Eccentric Exercise vs. Ultrasound for Achilles Tendo Pain

Eccentric calf muscle training compared with therapeutic ultrasound for chronic Achilles tendon pain–a pilot study. Chester R, Costa ML, Shepstone L, Cooper A, Donell ST. Man Ther. 2008 Dec;13(6):484-91. Epub 2007 Jul 26.

Abstract

A number of studies have indicated that eccentric calf muscle training has beneficial effects in the management of Achilles tendon pain for recreational athletes. The purpose of this prospective randomised single blind pilot study was to investigate their potential effectiveness compared with therapeutic ultrasound in subjects with relatively sedentary lifestyles in an NHS hospital setting. Eleven men and five women (mean age 53+/-21 years) with Achilles tendon pain of minimum duration 4 months were randomised to one of two treatment groups; either eccentric loading or ultrasound. Administration of ultrasound and regular supervision of exercises occurred over a period of 6 weeks, with unsupervised exercises continuing for another 6 weeks. Outcome measurements were taken prior to and after 2, 4, 6 and 12 weeks after commencing treatment. They included: pain on a visual analogue scale, functional index of the leg and lower limb, and the five question EuroQol generalised health questionnaire. The difference in mean score was calculated together with 95% confidence intervals assuming a normal distribution. There were no statistically significant differences between groups or clear trends over time. In addition there was considerable overlap between the confidence intervals. This is not unexpected given the small sample size. Both interventions proved acceptable to the patients with no adverse effects. On this basis we intend conducting a full multi-centred study.

Diagnosis: Achilles Tendinitis

Outcome: FILLA and VAS “during rest, walking, and if appropriate during recreational sport” Graphs of VAS not significantly different between exercise or ultrasound and not different from what I would expect from natural course without treatment.

When Assessed: 2, 4, 6 and 12 weeks, TREATMENT WAS ONLY 6 WEEKS

Subjects: 4 male and 4 female in exercise group with average age of 59, while ultrasound group had 7 male and 1 female average age of 48.

Protocol: Exercise was eccentric, slow of UP TO 3 x 15 reps with a TEN SECOND REST at bottom of each rep, with both straight knee and bent knee, once per day 7 days per week for 6 WEEKS. Instructed to continue unless pain is disabling. “only one subject progressed to using a backpack with weights and a number of subjects were unable to progress to performing the exercise with a bent knee.”

Other Activity: Group was largely sedentary. “It is reasonable to suggest that the sedentary or relatively sedentary lifestyle in our study in comparison with the majority of the subjects in the studies above is a likely contributing factor to our results.”

Chad’s Comments:  I think this study is difficult to assess in relation to others. The subjects did not progress on exercises very well, the treatment weeks was only 6 weeks compared to 12 in others, the exercise protocol included a 10 second stretch on every rep while no others did so, and the randomization procedure led to non-random and unequal treatment groups for which they admit “the subjects in the eccentric loading group were older, had a greater proportion of women to men, had a longer duration of symptoms and had a greater number of additional pathologies than the subjects allocated to the ultrasound group.”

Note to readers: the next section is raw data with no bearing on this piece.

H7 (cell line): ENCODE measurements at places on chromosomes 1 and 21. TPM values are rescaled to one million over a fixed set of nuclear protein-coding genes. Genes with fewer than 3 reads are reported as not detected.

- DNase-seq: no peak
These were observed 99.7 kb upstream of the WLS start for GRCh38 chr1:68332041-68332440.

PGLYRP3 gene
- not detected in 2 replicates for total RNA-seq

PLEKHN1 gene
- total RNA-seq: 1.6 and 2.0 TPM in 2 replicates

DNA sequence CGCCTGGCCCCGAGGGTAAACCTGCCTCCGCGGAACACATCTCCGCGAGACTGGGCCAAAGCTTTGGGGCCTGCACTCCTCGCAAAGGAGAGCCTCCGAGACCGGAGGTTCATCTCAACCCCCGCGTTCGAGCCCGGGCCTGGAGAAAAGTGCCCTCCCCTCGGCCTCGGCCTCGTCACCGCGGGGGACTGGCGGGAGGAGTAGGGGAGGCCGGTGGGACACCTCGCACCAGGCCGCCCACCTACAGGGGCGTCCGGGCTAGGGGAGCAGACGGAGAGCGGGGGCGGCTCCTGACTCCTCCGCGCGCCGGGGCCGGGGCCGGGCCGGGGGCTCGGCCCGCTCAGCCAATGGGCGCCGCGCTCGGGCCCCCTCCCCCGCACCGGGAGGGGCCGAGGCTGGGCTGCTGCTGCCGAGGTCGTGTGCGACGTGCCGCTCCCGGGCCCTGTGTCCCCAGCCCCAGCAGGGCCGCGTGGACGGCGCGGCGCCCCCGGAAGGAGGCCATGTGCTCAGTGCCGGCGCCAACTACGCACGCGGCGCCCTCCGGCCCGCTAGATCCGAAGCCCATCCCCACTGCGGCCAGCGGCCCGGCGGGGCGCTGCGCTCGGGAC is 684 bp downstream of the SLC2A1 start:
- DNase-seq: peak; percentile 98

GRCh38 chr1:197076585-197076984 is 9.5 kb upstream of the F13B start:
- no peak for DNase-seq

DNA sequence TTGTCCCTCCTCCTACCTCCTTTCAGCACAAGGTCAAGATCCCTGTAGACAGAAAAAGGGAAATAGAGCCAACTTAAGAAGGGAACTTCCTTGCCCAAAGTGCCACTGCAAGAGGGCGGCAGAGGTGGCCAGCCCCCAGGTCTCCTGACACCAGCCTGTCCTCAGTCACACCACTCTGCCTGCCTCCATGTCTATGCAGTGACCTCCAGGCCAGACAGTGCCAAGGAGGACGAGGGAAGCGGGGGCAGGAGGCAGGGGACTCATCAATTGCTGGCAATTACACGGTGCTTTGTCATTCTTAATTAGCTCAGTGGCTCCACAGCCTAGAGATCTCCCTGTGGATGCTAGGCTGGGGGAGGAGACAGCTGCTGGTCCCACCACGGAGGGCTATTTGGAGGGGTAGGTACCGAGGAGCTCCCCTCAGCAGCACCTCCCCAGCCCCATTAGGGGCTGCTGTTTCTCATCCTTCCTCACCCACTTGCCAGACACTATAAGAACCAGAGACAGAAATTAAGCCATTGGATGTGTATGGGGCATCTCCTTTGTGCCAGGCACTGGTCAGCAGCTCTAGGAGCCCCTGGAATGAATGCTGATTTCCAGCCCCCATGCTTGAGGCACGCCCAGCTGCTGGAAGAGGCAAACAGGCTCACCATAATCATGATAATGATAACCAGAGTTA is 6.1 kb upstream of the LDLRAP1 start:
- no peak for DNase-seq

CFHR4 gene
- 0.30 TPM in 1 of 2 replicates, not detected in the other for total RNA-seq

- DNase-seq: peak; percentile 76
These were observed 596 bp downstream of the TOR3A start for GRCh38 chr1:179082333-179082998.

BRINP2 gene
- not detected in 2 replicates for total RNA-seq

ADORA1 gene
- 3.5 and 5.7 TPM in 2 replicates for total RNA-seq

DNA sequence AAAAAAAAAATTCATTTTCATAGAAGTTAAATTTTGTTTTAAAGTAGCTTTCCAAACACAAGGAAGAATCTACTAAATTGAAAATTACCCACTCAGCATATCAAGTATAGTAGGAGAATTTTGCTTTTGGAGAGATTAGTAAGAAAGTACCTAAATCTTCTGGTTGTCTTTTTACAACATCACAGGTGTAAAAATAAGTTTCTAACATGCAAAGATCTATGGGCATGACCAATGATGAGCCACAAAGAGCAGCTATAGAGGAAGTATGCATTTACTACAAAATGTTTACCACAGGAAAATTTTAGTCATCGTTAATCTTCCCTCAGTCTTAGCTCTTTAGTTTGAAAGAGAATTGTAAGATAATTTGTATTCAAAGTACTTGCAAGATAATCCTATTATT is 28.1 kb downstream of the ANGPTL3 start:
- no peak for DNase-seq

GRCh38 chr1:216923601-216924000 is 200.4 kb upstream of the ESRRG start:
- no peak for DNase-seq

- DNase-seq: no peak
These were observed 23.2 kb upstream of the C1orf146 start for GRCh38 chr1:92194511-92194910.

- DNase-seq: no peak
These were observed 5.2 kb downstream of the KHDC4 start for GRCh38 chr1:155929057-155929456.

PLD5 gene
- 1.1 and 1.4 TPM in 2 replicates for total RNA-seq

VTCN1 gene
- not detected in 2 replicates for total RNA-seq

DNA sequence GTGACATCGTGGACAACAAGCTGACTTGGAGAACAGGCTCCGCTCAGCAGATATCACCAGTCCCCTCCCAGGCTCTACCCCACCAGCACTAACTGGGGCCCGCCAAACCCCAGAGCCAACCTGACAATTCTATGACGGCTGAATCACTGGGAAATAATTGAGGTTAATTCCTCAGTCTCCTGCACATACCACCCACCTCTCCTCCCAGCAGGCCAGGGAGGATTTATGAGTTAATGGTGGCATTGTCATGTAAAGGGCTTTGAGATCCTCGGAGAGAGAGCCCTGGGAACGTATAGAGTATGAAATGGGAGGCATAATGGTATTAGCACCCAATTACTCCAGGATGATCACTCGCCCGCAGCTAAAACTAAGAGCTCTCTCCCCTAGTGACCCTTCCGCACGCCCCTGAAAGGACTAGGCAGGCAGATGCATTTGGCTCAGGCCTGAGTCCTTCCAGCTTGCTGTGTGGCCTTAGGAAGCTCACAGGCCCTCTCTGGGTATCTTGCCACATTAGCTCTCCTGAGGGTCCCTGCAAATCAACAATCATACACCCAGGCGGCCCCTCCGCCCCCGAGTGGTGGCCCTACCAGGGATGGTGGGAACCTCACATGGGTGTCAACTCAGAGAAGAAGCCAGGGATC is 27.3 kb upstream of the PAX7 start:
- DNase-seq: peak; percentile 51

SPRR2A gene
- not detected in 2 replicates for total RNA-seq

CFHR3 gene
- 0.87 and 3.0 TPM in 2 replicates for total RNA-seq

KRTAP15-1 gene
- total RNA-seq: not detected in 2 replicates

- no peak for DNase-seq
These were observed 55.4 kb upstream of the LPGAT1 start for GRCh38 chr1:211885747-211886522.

Thanks for reading my blog. If you have any questions or comments (even hostile ones) please don’t hesitate to ask/share. If you’re reading one of my older blogs, perhaps unrelated to neck or back pain, and it helps you, please remember Spinal Flow Yoga for you or someone you know in the future.


Chad Reilly is a Physical Therapist, obtaining his Master’s in Physical Therapy from Northern Arizona University. He graduated Summa Cum Laude with a B.S. Exercise Science also from NAU. He is a Certified Strength and Conditioning Specialist, and holds a USA Weightlifting Club Coach Certification as well as a NASM Personal Training Certificate. Chad completed his Yoga Teacher Training at Sampoorna Yoga in Goa, India.

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This is one of my older “legacy” blogs from my prior physical therapy site. If the information you find here seems only moderately related, or a bit technical for yoga, it’s because I wrote it with a different, but still overlapping, audience in mind. However, I think each blog does showcase my thought processes and research base, both of which very much influenced what evolved into Spinal Flow Yoga®.

Further, given that spine pain has long been a favorite topic of mine, much of the content within these older blogs will be directly relevant to Spinal Flow® even if at times I criticized yoga. In fact, that’s why I created Spinal Flow Yoga®, to correct what were, and still are, many physical problems in modern yoga sequences. Time permitting, I may revisit some of my favorites blogs add some content relating them to newer Spinal Flow® concepts that aim to cure neck and back pain as well as improve overall health and fitness from the comfort of your own home without the need for equipment. Hopefully that will make more sense out of why this blog is here. And if you have neck or back pain, you're in luck. Before you needed a gym to utilize my methods, but I've been working hard, gearing it towards home training, and efficiency and effectiveness have been remarkable. Hit the button to learn more about SC5 and SF5, my 5-minute flows, both of which I'm very proud of.